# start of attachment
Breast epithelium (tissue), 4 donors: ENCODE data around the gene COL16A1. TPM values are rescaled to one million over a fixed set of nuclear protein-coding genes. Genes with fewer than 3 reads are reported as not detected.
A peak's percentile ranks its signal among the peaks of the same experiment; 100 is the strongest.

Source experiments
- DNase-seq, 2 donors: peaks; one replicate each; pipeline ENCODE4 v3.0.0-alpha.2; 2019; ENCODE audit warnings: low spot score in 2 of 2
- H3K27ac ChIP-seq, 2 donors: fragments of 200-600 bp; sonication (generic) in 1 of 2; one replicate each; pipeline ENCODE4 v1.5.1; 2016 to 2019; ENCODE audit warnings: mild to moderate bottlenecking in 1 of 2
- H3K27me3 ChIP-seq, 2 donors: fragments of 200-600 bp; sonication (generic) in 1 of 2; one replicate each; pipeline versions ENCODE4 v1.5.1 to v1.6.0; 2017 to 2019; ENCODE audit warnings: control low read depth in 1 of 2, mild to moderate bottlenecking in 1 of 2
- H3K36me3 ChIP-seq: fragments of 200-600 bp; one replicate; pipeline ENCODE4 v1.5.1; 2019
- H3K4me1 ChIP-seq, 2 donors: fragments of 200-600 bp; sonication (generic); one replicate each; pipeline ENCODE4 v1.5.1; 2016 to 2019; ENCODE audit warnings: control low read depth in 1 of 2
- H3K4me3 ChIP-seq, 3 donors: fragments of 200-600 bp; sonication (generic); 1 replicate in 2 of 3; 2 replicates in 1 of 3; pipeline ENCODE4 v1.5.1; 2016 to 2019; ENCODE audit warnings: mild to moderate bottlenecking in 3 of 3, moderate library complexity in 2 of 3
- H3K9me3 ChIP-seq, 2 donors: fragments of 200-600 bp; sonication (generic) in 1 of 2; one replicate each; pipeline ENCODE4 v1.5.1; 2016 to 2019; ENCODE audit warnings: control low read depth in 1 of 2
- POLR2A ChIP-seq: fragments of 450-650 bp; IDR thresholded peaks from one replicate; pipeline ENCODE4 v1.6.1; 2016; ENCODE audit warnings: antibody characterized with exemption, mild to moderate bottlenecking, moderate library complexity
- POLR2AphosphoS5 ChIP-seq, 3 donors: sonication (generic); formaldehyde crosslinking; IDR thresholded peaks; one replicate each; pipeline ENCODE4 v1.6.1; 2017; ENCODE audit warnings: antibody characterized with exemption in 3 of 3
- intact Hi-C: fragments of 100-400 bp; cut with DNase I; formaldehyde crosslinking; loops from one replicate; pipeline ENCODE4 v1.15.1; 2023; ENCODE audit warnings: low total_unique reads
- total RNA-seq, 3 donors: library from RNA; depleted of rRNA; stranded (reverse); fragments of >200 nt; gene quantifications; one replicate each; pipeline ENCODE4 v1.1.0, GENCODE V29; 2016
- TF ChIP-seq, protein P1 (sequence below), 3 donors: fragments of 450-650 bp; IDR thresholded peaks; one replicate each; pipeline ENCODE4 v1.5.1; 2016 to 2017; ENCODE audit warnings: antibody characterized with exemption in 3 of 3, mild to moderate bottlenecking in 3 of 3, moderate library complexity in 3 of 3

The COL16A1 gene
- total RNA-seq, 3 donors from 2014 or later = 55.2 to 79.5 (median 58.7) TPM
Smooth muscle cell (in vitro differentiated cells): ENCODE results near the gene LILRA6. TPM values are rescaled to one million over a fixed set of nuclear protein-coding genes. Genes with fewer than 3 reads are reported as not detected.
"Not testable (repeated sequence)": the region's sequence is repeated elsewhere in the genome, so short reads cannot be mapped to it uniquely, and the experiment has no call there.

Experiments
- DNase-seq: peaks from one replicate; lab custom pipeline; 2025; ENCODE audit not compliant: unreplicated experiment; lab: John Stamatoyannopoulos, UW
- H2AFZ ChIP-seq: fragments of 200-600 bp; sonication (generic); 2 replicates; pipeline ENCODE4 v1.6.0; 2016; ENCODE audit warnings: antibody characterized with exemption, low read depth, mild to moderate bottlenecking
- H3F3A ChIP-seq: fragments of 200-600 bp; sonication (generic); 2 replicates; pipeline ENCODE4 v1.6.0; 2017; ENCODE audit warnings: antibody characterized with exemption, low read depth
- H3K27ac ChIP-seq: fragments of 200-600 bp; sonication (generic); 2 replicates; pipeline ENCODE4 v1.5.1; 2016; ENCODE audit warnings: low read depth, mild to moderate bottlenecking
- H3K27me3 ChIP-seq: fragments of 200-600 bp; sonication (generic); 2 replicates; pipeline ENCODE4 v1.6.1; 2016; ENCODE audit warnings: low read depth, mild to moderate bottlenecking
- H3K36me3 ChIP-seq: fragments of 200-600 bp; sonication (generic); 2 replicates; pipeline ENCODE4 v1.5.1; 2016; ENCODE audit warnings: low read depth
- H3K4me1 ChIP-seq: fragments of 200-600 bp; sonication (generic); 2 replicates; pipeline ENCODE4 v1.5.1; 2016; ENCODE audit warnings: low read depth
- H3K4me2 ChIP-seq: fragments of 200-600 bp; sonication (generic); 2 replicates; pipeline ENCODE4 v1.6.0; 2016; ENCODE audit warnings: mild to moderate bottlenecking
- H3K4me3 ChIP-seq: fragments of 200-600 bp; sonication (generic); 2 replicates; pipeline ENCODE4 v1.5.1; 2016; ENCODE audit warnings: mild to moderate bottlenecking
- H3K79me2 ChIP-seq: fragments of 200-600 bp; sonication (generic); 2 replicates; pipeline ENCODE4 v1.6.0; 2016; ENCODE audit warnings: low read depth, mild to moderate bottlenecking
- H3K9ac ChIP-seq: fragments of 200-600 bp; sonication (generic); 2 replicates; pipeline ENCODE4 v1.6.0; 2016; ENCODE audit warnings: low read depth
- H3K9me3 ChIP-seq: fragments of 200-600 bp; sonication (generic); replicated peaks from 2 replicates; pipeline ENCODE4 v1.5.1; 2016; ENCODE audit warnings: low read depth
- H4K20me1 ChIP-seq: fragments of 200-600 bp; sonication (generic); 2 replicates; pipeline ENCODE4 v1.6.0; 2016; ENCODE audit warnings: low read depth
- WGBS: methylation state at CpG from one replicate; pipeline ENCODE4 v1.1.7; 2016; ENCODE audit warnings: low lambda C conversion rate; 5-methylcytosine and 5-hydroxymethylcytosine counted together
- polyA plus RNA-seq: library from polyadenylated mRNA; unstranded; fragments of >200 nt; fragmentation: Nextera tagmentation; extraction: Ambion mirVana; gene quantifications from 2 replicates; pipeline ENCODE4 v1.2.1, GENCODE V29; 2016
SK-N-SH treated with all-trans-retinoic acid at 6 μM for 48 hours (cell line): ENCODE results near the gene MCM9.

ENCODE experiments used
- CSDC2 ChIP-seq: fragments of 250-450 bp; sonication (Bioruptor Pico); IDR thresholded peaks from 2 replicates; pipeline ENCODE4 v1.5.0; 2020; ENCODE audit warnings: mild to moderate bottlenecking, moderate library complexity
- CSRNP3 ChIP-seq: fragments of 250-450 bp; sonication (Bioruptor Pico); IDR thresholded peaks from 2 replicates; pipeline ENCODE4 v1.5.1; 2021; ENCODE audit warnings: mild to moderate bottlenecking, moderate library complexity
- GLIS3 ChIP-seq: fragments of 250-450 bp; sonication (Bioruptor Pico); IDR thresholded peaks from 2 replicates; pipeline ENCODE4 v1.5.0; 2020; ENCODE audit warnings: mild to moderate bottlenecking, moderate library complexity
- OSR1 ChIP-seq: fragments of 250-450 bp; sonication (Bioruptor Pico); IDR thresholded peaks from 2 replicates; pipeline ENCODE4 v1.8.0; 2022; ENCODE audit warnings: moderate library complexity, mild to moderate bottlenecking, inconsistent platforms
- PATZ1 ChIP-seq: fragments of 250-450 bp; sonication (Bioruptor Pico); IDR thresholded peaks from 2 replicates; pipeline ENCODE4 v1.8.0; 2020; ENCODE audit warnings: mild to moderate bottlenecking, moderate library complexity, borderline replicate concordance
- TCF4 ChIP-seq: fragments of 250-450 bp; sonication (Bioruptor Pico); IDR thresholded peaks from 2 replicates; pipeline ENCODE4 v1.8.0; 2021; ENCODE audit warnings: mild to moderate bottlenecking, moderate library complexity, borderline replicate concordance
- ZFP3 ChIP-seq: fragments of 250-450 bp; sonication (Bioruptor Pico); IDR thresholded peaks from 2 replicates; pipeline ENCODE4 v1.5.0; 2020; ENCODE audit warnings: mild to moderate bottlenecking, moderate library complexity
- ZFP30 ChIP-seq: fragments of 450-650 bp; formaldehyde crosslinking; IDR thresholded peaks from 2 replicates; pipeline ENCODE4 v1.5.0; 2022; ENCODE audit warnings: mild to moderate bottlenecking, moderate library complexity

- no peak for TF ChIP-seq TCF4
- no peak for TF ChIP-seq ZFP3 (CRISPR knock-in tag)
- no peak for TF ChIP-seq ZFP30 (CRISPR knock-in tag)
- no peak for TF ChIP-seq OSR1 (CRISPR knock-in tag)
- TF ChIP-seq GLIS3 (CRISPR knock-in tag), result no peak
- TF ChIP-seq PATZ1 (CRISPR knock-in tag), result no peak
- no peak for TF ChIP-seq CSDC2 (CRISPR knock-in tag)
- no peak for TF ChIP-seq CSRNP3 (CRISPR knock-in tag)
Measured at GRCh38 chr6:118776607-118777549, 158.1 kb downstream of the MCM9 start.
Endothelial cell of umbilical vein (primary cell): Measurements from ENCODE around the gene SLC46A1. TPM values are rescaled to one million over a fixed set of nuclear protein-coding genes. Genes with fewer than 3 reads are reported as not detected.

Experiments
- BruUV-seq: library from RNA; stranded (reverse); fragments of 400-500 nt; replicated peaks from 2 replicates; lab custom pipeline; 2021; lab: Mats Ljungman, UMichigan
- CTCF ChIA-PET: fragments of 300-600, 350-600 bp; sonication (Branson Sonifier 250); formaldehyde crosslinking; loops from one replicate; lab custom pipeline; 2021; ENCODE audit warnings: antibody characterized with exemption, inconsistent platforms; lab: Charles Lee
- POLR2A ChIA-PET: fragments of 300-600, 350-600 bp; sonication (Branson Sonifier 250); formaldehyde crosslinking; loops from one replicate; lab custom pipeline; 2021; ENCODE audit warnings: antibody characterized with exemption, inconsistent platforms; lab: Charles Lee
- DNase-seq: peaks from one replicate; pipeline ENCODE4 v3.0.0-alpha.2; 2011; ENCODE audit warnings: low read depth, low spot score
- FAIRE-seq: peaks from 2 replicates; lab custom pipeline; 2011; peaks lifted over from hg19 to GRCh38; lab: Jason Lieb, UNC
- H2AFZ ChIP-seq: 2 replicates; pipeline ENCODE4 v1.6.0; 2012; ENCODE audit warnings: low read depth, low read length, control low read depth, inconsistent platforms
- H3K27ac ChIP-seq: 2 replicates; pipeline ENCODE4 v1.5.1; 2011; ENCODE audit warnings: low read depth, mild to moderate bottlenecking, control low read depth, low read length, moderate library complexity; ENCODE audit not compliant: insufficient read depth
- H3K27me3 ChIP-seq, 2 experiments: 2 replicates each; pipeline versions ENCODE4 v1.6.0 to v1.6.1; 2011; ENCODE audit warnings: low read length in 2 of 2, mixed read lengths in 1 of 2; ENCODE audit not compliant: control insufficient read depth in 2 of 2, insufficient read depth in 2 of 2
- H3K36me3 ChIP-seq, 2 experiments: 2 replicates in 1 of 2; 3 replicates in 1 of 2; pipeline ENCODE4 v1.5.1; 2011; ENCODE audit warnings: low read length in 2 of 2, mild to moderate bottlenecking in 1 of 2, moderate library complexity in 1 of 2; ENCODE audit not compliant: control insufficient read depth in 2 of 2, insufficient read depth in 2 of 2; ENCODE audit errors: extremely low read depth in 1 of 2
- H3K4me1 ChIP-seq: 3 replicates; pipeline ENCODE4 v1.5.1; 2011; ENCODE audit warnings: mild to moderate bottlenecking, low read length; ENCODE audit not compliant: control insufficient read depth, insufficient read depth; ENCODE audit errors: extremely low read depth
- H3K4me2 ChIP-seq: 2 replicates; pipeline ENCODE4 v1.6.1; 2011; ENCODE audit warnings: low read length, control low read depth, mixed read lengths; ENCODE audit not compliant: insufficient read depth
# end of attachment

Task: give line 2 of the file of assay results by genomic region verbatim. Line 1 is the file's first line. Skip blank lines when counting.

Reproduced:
A peak's percentile ranks its signal among the peaks of the same experiment; 100 is the strongest.